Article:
I had mentioned del.icio.us in some meetings last week at work, because I am a strong believer in their “ad hoc taxonomy” approach (which allows end users to think about classification after the data has already been entered, not before where it will raise the bar for data entry). As it turns out, Yahoo! seems to agree: they just bought ’em. Genius move for them, as del.icio.us willl integrate nicely (philosophically as well as technically, one hopes) with their previous purchases Flickr and My Web.
Note that I don’t believe that this means formal taxonomies are useless or pointless or in any way inadvisable: quite the opposite. They are necessary on one end of the spectrum (e.g. the Enterprise Portals of the world) where structured information is a must. However, they are generally too complicated for the average user who just wants to send an email or post a document, which means that a rigorous, structured taxonomy is actually a significant barrier for data classification. Users will prefer to use a collaboration mechanism that doesn’t require a taxonomy, and also unfortunately doesn’t have any public way to perform searches on the data across users: Outlook.
I believe that there is a standard bell curve on this: along one extreme, rigorous taxonomies with strict data classification that requires its adherents to fully grok both the data they’re putting in and the *whole* taxonomy (not just the little bit they are using, otherwise how would they know it’s in the right place?). Along the other extreme, completely unclassified data with no taxonomy, no useful metadata, and no search/indexing capabilities. The problem? Unfortunately, because we don’t currently implement any tools that hit the middle of that bell curve, almost *all* of our data is ending up on this extreme: un-indexed, un-searchable, un-reachable by anyone save the original data creator, in an Inbox, a home folder or a SharePoint site only a handful have access to.
In the middle, there are less rigorous taxonomies that are user-defined in an ad hoc fashion, similar to the way del.icio.us does it. The user defines the tags that are useful and significant to them, selecting not only from their own classifications but from the classifications that the masses have associated with the same or similar data. This “mob-developed” tagging definition (call it “mogging” or “mobtagging” to give it a nice trendy neologism) does two things: (a) it reduces the amount of work required to tag/classify data, which makes it more palatable to the user, and (b) it actually demonstrates to the user the benefits of a taxonomy or tagging system because they are using it directly on their own data. They participate in the taxonomy and the data classification without thinking about it, because (and here’s the important part) the tags are public knowledge.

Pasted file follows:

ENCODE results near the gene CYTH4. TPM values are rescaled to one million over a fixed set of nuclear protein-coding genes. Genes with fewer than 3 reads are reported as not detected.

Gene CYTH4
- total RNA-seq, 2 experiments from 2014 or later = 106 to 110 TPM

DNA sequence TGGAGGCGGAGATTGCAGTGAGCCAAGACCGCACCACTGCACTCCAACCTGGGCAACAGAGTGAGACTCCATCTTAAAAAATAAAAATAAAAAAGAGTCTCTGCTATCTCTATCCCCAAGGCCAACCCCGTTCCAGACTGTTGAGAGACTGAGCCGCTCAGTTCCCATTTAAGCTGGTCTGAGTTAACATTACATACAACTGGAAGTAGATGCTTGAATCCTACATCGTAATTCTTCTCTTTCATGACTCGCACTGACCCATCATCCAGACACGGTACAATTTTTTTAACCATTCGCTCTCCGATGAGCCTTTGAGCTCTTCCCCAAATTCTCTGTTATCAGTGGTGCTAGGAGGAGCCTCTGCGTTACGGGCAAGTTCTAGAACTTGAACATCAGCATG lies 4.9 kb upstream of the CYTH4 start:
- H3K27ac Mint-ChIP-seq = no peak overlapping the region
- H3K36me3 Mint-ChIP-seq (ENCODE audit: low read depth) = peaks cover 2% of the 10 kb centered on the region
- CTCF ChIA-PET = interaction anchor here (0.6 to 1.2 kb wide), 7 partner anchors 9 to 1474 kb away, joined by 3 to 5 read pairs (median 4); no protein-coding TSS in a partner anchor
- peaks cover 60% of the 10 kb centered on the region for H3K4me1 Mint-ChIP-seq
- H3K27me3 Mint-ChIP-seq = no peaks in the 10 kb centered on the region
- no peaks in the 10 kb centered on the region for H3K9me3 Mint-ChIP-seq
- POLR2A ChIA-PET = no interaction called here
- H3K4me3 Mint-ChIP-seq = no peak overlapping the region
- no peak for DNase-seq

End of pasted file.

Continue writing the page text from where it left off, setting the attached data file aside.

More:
However, even with del.icio.us I believe there’s something missing: a human eye above the morass, gently nudging the tags in one direction or another. I’m not talking about just fixing typos: it’s about noticing that particular links and particular content and particular tags are associated, so it would behoove the company to tag other, related links with the same tags, suddenly making them available via the search and tagging terms that the users are already using. This is something that is not feasible at the internet level, but is definitely achievable at the enterprise level.
Of course, there’s no one tool to get there immediately, and I don’t really believe that this “human eye” concept is automatable using today’s technology anyway: maybe Google has something in the works (and in fact, one could argue that Google Base is a step in this direction). However, the key to all of this is collaboration, indexing and search, and integrating these things across all the tools that end-users use to publish their information. It’s why you’ll constantly find me ranting and raving about collaboration and publishing information much further than we do today, in ways that the users (not the I.T. people) find easy to manage.
Rant over. For now.